An ultraviolet-driven rescue pathway for oxidative stress to eye lens protein human gamma-D crystallin

The lens protein gamma D crystallin (HGD) exhibits remarkable stability even when exposed to UV radiation. Here we explore the role of cysteine modifications and photostability in aged HGD crystals using serial synchrotron crystallography.
An ultraviolet-driven rescue pathway for oxidative stress to eye lens protein human gamma-D crystallin

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The human eye lens has a remarkable, distinct physiology. It is formed of concentric layers of specialised cells, called fibre cells. The majority of these are formed in utero and lose all organelles in order to be transparent enough to correctly refract light onto the retina. This means, however, that the protein content of the lens must last the entirety of the human lifetime and be able to deal with daily exposure to UV radiation. Despite being incredibly stable, eventually lens proteins do begin to aggregate leading to cataracts, a leading cause of blindness worldwide, currently with no pharmaceutical interventions available.

Despite this UV barrage, the lens protein, gamma D crystallin (HGD), shows remarkable stability. This has been attributed to four conserved, highly stabilised tryptophan residues which absorb UV strongly. We wanted to investigate what happens when UV radiation is absorbed by HGD and how this might affect the structure of HGD. To do this we employed a serial crystallography set up. This involves taking a series of diffraction images from tens of thousands of microcrystals (~20 µM in size). The distinct advantage of this approach is it allows us to collect data at room temperature and avoid damage from radiation as each crystal is only shot with the X-ray beam once. For these experiments we used two beamlines i24 and Diamond Light Source, UK and TREXX EMBL@PetraIII, these facilities allow us to quickly and easily collect high quality serial data. It also allows us to conduct time-resolved studies and capture molecular movies in response to a trigger signal – in our case UV light. This study represents an important step towards our goal of using time-resolved crystallography to observe UV induced dynamics in proteins.

Here we took our microcrystals and determined the structure of the protein within a couple of weeks of purification (fresh) or left the crystals to age in the dark for months. Interestingly as the crystals age in the presence of dithiothreitol (DTT - a reducing agent/antioxidant) it accumulates on the surface of the protein through covalent disulfide bonds to surface cysteine residues. This is quite unexpected and has only recently been reported in a similar gamma S crystallin. We hypothesised this might be similar to how the natural antioxidant, glutathione (GSH), behaves in the eye lens and that by binding and blocking key cysteine residues, it prevents HGD aggregating through dimerisation. We also wondered how it would respond to UV light, and remarkably we found that the DTT was cleaved off after exposure. This led us to consider a model where antioxidants may be both reducing aggregation and being recycled by UV.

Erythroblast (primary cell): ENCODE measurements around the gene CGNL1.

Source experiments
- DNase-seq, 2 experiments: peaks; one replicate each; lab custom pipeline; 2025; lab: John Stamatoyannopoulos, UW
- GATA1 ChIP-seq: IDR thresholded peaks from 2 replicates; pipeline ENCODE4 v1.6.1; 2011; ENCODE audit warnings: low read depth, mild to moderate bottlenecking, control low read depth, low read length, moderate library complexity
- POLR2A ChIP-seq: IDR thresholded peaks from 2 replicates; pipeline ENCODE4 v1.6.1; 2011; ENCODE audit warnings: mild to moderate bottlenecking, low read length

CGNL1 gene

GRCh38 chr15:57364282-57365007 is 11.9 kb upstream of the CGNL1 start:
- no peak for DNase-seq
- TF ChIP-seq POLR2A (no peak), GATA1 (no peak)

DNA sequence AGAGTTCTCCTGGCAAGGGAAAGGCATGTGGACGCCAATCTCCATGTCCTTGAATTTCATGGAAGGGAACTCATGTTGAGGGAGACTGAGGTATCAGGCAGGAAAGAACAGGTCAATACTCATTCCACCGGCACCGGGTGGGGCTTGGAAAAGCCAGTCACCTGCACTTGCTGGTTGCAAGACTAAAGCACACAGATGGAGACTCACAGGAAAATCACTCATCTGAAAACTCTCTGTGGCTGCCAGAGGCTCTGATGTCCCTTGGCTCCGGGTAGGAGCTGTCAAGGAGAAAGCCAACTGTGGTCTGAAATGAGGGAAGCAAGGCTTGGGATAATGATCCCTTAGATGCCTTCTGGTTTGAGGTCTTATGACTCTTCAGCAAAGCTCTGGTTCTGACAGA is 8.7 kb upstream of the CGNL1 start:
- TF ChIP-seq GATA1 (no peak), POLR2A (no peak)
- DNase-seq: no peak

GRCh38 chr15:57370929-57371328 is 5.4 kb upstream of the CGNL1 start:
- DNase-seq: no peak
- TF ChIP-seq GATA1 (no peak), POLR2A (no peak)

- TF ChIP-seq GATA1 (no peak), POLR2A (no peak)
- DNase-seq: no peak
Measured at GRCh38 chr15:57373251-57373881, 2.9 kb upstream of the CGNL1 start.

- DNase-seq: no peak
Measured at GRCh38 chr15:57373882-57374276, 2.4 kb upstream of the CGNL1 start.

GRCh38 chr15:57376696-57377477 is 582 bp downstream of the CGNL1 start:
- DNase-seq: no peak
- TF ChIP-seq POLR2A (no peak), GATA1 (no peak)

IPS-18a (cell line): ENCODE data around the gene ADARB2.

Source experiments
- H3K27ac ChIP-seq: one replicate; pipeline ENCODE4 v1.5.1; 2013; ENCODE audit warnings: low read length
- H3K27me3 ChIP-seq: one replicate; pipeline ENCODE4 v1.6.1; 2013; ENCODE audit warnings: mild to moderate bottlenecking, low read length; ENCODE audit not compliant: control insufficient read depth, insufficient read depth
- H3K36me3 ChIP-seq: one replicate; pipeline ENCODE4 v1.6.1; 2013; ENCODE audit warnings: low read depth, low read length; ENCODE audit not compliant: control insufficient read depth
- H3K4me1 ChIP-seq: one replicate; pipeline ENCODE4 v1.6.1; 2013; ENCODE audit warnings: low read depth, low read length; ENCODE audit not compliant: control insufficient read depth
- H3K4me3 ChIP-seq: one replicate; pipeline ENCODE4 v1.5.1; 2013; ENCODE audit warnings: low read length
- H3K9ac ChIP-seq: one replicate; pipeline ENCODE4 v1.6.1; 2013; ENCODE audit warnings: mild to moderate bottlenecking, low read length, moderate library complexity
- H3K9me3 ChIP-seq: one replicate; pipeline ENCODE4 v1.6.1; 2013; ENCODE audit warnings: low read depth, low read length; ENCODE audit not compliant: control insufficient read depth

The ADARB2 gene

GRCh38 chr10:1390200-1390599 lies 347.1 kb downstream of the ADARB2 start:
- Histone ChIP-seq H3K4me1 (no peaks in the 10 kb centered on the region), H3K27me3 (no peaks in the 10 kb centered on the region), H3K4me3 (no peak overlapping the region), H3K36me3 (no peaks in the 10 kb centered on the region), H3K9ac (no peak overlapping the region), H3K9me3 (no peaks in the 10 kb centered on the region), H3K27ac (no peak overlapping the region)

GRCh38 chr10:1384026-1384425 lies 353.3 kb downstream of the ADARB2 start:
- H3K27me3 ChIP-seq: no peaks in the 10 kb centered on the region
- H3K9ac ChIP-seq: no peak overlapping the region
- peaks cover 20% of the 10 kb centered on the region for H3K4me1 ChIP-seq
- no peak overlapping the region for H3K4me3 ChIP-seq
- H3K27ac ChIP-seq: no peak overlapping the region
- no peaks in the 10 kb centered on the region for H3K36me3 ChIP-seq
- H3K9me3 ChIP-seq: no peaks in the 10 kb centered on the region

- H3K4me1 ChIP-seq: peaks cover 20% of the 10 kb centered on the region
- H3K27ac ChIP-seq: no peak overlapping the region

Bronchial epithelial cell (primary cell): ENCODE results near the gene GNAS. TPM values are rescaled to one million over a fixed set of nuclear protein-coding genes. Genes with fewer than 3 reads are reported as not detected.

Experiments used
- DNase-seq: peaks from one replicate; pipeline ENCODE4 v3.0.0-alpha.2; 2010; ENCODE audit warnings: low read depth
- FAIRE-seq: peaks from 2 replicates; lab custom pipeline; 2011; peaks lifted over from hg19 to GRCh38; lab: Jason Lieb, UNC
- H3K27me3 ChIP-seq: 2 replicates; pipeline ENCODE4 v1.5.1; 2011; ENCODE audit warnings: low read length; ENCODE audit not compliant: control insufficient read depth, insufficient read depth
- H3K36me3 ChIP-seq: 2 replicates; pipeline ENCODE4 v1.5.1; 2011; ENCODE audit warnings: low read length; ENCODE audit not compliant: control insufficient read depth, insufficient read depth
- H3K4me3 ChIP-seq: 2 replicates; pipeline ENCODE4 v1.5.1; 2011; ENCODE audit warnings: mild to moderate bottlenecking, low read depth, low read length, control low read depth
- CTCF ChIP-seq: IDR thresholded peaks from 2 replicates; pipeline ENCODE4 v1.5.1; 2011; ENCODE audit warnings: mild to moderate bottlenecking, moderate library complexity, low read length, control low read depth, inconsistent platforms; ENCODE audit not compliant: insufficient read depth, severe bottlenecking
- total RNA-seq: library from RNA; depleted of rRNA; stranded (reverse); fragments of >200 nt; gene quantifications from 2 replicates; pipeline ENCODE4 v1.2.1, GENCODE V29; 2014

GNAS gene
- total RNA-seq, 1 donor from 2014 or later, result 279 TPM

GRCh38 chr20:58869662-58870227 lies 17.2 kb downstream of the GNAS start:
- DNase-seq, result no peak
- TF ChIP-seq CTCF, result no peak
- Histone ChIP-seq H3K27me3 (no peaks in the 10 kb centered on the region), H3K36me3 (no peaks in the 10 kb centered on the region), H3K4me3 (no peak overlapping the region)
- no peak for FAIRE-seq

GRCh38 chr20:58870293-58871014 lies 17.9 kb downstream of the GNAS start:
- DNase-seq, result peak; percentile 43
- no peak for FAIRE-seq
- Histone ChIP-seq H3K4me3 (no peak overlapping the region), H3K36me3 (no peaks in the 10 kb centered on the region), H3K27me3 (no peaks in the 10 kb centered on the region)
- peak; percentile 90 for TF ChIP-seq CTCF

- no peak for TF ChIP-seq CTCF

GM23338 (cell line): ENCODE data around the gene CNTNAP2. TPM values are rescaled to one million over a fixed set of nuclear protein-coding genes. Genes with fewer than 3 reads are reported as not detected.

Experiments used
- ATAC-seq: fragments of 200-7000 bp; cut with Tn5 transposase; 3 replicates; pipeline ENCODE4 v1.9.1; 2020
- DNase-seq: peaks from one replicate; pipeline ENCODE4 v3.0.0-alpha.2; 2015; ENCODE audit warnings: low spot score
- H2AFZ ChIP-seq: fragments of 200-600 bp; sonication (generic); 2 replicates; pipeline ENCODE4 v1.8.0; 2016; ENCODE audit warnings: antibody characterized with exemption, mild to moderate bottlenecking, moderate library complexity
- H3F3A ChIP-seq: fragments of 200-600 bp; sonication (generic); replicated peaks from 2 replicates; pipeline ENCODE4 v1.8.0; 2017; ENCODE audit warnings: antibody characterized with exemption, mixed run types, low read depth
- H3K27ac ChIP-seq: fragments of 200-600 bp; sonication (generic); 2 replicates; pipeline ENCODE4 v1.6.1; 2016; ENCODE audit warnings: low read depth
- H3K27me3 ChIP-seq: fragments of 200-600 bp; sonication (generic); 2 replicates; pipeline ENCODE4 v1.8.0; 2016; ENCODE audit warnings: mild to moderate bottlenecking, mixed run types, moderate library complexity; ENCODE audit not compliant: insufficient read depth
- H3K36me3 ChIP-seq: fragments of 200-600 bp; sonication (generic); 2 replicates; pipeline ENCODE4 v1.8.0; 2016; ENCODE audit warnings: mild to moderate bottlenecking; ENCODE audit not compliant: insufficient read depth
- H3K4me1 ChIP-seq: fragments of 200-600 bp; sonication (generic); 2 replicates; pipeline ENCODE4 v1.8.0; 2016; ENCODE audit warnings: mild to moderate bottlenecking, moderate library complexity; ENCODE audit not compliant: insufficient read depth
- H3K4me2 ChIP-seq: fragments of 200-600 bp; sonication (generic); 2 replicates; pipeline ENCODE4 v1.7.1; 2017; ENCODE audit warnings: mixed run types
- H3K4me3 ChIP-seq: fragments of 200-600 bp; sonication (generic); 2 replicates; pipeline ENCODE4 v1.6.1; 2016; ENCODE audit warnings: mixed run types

Initially we compared the different structures and on first glance there is little difference. Initially we expected that UV radiation would eventually damage the tryptophan residues and we hoped to observe this in the structure. However, this was not the case. Instead the DTT is absent in the fresh structure, present in the aged, and removed again by UV light. Despite this, the overall confirmation looks similar. We wondered what would be the best way to determine if the small structural changes accompanying DTT binding and removal were significant.  This is where using RoPE (1, 2) for our analysis was really insightful. We were able to exploit the inherent oversampling involved in taking thousands of serial diffraction stills and compare the conditions in torsional space and by conducting principal component analysis and singular value decomposition (PCA & SVD) we were able to see that the different conditions formed distinct clusters. By comparing each cluster in torsional and coordinate space we were able to reveal subtle global changes that occur upon ageing and are partially reversed with UV radiation – suggesting a return towards a more ‘fresh’ state.

This shows a novel cysteine modification in HGD and points towards a role for tryptophan cysteine electron transfer to contribute to the oxidation balance of the eye lens and to the stability of HGD. It also demonstrates scope for characterising and harnessing exciting photobiology in the UV region in the future using serial crystallographic methods.


2. Ginn HMTorsion angles to map and visualize the conformational space of a proteinProtein Science202332(4):e4608.

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Structural Biology
Life Sciences > Biological Sciences > Structural Biology
Physical Sciences > Chemistry > Physical Chemistry > Photochemistry > Photobiology
X-ray Crystallography
Life Sciences > Biological Sciences > Biological Techniques > Biological Structure Determination > X-ray Crystallography

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